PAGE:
The mention of Pistol Pete Maravich brings memories flooding back to Jazz President Frank Layden. The dark mop of hair. The floppy socks. The spontaneous passes. "And the abandon," says Layden. "He played with such abandon."
Maravich, who died three years ago this week, became news once again last Saturday when U.S. International's Kevin Bradshaw broke the Pistol's 21-year-old college record for points in a game. Bradshaw's 72 points eclipsed Maravich's record of 69."If he was here, he'd look at the record and say, 'I had it for 20 years and life goes on,"' says Layden.
Maravich died on Jan. 5, 1988, at age 40, after suffering a heart attack during a pickup game. And with him died a poignant reminder that for all its dollars, basketball is still a game of joy.
The last years of Maravich's life may have been his happiest. He had retired from basketball and become a born again Christian. Layden says he wanted Maravich to become part of the Jazz organization, perhaps as an assistant coach, but Maravich opted to direct his efforts toward his newfound faith.
When Maravich returned to Utah in December 1985, to have his uniform retired, he appeared happier than he had in years. "That's when he seemed the happiest to me," says Dave Fredman. "He seemed more relaxed with himself and with his life after he found his religion."
Fredman, now a Jazz assistant coach/scout, was the team's public relations director in 1975. Although Maravich always treated Fredman well, he was constantly burdened by the weight of his reputation.
"He was a troubled person," says Fredman. "For whatever reason. He didn't seem to mind the pressure of the game, but he had the pressures of the franchise on his back."Says Layden, "Wherever he played, - in high school, in college, with the Hawks, with the Jazz - he carried the weight of organization. He was the first franchse player. He was the fanchise. It's funny, but even when the Jazz were not very good - and even when he was here (in Utah) and had been hurt, and we had (Adrian) Dantley - even when he was not playing, Pete was the center of everyone's thoughts. Wherever we went, reporters wanted talk to him. At clinics at practice, he was the star."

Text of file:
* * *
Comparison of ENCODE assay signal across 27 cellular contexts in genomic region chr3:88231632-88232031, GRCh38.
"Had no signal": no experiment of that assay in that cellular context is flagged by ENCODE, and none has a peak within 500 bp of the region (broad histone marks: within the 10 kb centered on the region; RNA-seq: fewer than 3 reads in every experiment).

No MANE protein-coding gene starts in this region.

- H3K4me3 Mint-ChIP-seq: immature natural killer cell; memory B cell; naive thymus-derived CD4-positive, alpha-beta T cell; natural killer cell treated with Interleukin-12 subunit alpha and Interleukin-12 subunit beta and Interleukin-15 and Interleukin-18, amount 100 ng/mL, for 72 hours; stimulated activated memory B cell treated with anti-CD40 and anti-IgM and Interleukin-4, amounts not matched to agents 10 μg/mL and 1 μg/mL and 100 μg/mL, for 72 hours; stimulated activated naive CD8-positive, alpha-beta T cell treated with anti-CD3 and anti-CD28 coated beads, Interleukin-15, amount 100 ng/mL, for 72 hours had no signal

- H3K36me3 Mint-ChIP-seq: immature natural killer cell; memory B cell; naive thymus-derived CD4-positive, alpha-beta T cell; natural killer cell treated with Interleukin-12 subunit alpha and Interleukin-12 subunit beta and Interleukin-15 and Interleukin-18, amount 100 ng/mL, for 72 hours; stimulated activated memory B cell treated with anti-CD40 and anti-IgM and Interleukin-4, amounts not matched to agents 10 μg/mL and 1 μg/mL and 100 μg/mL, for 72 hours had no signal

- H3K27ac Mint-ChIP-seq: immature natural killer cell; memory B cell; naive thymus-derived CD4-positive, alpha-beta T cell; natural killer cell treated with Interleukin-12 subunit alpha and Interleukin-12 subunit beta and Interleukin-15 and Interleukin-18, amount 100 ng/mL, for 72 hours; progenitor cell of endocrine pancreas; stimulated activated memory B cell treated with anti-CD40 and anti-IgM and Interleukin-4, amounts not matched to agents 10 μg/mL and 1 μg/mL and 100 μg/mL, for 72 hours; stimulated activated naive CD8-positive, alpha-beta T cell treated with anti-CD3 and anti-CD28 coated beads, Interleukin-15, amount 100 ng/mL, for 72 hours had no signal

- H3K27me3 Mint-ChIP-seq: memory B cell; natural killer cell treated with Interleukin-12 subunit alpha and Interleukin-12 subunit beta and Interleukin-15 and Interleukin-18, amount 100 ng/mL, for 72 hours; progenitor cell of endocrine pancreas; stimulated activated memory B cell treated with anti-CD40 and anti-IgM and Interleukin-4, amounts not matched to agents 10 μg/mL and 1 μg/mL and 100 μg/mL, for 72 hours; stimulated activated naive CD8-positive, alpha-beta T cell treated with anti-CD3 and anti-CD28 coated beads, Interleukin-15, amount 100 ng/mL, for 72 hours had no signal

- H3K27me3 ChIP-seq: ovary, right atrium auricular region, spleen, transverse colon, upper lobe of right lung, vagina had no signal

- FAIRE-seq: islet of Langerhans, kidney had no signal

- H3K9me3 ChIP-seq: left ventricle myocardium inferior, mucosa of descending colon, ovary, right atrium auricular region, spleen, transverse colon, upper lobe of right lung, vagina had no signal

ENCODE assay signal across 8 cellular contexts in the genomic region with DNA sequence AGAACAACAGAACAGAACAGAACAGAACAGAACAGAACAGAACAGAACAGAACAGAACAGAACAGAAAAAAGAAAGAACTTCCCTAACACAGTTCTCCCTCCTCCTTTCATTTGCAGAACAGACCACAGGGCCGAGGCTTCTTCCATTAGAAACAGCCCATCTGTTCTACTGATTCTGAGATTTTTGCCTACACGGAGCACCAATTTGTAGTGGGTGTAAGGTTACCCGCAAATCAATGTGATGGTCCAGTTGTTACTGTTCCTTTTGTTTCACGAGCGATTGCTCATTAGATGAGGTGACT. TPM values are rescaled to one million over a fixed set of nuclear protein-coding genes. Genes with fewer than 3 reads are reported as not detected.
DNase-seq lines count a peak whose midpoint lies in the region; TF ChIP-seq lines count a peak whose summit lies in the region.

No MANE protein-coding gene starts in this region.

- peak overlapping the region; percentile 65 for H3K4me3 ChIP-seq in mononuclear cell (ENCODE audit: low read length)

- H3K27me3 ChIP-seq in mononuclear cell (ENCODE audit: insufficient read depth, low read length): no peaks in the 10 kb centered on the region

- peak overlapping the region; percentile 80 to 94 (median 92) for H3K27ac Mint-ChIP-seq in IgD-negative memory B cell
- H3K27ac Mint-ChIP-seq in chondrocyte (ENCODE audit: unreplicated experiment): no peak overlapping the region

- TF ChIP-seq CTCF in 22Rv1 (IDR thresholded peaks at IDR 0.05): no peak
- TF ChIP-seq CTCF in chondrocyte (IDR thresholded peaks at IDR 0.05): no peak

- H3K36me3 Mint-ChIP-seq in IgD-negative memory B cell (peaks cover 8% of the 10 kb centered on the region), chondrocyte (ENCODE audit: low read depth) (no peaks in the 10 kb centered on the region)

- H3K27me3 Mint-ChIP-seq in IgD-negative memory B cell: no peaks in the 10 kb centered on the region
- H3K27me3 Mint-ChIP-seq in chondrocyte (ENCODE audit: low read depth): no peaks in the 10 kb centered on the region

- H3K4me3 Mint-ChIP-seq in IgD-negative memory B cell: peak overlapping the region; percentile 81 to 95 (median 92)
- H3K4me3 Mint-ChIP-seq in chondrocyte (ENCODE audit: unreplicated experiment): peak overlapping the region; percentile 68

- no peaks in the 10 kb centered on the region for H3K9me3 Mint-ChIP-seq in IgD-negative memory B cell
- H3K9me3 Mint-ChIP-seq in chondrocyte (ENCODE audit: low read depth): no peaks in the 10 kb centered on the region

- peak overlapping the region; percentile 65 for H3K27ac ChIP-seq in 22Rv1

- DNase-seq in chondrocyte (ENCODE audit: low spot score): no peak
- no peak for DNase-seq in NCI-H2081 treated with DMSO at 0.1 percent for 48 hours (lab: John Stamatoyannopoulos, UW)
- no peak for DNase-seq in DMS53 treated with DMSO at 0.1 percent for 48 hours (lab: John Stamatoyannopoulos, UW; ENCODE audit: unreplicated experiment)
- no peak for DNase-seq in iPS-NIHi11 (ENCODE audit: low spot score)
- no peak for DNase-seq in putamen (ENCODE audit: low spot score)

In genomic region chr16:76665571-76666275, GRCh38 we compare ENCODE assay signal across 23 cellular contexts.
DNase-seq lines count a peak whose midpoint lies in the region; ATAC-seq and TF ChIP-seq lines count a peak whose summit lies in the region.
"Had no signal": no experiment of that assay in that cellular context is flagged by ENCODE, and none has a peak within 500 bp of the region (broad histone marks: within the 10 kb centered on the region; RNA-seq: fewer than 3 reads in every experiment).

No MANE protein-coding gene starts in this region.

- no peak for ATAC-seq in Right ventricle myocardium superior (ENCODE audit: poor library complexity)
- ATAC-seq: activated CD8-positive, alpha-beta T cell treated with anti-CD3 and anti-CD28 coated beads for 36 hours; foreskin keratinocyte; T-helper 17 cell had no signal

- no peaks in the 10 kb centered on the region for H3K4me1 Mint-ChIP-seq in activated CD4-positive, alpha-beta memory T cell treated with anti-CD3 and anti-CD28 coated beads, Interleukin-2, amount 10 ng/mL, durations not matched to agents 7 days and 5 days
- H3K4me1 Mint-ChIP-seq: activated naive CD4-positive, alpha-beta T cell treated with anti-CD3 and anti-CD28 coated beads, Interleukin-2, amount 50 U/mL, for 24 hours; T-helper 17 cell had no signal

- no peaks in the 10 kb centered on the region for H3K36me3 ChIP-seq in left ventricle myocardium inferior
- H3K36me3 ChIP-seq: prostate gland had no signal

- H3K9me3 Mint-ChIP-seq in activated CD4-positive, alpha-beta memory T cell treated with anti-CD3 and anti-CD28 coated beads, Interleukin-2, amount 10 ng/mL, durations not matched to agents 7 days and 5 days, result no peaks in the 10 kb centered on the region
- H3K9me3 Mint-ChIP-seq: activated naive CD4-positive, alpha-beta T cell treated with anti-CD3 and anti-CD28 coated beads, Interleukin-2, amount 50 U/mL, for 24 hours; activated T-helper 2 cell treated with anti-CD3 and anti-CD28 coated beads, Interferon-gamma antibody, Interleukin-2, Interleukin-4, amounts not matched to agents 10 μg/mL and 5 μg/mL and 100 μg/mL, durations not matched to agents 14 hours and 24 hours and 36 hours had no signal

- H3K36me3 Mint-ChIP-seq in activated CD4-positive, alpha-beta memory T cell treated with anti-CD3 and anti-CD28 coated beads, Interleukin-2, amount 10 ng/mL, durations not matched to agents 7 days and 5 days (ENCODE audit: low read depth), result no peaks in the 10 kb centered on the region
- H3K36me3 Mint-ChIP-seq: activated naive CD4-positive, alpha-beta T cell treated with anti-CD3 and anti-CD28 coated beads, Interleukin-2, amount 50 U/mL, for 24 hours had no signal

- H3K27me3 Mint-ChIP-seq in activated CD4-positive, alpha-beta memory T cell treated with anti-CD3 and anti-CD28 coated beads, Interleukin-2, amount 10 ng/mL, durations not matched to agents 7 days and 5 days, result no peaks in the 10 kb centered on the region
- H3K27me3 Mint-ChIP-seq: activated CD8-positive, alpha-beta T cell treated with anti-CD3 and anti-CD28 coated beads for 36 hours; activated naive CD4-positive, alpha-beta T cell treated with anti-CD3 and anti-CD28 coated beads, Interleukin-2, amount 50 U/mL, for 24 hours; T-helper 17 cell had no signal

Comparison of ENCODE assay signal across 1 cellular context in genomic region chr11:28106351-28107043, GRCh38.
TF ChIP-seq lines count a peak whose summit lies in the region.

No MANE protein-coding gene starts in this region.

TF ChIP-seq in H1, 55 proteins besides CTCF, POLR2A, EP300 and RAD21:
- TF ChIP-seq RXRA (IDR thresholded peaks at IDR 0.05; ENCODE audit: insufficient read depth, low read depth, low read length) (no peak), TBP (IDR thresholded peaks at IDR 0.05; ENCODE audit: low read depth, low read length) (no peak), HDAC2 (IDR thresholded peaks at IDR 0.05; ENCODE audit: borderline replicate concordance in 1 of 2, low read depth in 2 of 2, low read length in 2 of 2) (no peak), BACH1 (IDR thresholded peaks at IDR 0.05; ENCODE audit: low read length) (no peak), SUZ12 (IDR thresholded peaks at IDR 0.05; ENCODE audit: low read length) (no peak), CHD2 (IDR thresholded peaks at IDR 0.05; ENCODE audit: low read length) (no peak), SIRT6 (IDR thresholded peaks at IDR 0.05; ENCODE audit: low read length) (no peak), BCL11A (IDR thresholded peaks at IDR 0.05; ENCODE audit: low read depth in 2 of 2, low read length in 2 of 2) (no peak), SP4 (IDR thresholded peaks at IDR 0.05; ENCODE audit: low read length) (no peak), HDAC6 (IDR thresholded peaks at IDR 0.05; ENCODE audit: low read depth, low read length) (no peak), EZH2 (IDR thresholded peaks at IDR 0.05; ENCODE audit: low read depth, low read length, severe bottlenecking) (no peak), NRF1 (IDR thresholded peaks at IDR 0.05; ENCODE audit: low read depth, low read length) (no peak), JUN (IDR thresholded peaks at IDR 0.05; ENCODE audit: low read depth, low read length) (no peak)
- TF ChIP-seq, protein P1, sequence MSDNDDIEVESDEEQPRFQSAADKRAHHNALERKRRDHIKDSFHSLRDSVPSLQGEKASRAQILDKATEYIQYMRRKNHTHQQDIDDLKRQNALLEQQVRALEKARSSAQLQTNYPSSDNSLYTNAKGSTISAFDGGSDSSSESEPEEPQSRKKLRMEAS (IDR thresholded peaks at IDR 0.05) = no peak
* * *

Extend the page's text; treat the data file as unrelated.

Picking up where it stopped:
Maravich's career declined rapidly after an injury. The injury came while throwing a typically spectacular between-the-legs pass that went 60 feet downcourt to a teammate for a layup.
He was waived by the Jazz Jan. 18, 1980 and picked up briefly by Boston before retiring. He averaged 24.2 points over 10 seasons.
Maravich averaged an almost unbelievable 44 points a game in four years at Louisiana State. "You don't get a lot of guys who become that famous in college anymore," says Layden.
After four years in Atlanta he was traded to New Orleans, becoming the first player in Jazz franchise history.
Today, basketball clinics include passing and dribbling drills that they call the "Maravich drills," - ones he invented along his way to becoming a legend.
"You watch today's game, the things some of the NBA players do reminds me of Pete," says Fredman. "He was so much ahead of his time."
Says Layden, "In pro basketball winning is important, but it's also show business. I saw the Celtics recently, and there was one great pass by Larry Bird and the place went wild. Pete did that all the time. People would jump to their feet all time. Pete was the ultimate showman."